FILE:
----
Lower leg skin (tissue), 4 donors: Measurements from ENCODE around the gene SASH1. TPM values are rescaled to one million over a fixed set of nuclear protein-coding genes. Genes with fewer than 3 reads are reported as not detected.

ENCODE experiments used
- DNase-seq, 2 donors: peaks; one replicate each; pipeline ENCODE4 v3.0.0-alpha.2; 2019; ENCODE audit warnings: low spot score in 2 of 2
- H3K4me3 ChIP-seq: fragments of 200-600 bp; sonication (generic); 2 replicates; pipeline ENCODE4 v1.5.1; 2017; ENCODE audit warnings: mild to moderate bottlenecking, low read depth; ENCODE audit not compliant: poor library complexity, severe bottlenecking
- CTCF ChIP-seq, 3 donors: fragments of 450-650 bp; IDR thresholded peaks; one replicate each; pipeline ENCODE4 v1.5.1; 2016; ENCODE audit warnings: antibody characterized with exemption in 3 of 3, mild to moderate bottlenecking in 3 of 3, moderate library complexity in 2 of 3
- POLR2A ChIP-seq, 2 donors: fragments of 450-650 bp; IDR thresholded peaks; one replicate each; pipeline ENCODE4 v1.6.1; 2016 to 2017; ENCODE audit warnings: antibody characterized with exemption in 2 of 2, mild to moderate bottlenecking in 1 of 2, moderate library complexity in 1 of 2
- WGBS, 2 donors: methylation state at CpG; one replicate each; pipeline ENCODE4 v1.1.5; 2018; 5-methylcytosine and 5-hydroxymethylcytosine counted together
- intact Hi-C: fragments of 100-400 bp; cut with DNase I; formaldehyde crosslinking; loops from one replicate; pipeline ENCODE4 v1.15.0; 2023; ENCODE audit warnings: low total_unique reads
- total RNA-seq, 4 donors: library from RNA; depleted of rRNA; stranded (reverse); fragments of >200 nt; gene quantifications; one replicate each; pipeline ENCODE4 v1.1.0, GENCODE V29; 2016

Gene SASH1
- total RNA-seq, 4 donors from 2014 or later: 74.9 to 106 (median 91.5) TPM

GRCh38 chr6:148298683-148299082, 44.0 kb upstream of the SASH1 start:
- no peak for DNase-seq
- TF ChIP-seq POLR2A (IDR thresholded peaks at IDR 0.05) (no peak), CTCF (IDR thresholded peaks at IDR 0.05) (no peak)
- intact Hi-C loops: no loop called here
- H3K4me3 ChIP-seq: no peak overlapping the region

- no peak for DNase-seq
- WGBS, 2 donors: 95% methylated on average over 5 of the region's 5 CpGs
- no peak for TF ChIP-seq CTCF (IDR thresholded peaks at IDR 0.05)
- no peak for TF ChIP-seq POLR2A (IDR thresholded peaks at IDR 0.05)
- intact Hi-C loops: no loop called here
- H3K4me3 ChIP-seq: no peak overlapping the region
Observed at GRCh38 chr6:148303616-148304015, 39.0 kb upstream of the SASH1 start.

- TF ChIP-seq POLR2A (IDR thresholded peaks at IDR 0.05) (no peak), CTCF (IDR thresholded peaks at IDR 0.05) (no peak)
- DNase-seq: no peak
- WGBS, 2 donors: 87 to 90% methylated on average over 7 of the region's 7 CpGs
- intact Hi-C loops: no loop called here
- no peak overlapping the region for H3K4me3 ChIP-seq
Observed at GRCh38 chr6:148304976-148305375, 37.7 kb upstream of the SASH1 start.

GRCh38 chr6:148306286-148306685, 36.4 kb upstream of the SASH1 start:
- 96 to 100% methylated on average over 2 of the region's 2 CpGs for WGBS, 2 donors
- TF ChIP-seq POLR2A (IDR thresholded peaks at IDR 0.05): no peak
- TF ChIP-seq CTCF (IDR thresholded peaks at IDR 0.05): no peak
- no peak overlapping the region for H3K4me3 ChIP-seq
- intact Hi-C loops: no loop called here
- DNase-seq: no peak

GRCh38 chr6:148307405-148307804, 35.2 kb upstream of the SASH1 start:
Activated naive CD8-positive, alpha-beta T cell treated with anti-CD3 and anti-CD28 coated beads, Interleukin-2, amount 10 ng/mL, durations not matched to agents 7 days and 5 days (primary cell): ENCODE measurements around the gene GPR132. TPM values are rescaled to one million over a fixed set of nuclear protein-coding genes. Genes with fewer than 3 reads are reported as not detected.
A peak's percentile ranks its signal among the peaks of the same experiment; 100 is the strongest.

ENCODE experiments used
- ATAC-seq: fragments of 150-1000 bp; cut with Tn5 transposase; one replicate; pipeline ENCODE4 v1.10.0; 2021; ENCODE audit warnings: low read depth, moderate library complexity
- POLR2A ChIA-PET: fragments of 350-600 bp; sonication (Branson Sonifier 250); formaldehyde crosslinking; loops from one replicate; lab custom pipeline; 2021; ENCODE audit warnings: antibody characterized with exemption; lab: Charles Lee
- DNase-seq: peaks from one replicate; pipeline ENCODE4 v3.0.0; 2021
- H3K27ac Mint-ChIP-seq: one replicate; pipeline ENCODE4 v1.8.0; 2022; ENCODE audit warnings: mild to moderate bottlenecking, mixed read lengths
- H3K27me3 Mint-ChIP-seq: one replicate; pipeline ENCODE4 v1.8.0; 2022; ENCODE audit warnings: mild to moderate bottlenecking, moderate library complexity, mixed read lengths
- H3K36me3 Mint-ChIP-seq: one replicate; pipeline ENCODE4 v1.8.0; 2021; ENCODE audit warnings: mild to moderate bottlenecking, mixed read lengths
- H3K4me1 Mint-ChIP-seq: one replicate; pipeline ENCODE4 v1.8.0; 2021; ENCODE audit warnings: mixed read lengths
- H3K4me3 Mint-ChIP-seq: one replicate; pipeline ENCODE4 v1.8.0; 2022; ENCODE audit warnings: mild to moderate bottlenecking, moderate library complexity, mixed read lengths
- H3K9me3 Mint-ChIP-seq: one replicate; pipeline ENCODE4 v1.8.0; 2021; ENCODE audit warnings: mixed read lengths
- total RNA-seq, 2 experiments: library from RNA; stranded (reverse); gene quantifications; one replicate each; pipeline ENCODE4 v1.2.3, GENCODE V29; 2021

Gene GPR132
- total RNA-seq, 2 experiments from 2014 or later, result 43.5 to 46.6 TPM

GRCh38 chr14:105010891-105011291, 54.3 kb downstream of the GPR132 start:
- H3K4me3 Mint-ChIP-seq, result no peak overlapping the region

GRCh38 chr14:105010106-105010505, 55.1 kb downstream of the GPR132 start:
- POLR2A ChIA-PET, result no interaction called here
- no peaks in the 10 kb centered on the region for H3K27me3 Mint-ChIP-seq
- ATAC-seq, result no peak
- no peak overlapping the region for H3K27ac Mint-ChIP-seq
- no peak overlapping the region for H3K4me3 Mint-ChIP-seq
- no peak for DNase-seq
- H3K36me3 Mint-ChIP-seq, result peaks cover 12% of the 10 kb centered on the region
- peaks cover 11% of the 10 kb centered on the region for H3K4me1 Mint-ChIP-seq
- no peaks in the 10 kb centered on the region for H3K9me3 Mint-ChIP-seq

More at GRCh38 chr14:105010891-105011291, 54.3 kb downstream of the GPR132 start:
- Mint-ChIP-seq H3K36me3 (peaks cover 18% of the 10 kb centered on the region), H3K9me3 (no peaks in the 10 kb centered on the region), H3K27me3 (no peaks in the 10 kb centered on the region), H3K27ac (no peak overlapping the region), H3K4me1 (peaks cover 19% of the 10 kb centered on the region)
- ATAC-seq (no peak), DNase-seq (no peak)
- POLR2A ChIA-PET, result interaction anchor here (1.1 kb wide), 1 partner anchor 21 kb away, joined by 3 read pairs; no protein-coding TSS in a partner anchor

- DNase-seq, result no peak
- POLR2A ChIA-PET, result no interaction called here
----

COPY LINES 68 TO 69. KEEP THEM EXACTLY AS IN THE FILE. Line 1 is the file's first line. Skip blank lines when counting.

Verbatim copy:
- POLR2A ChIA-PET, result interaction anchor here (1.1 kb wide), 1 partner anchor 21 kb away, joined by 3 read pairs; no protein-coding TSS in a partner anchor

- DNase-seq, result no peak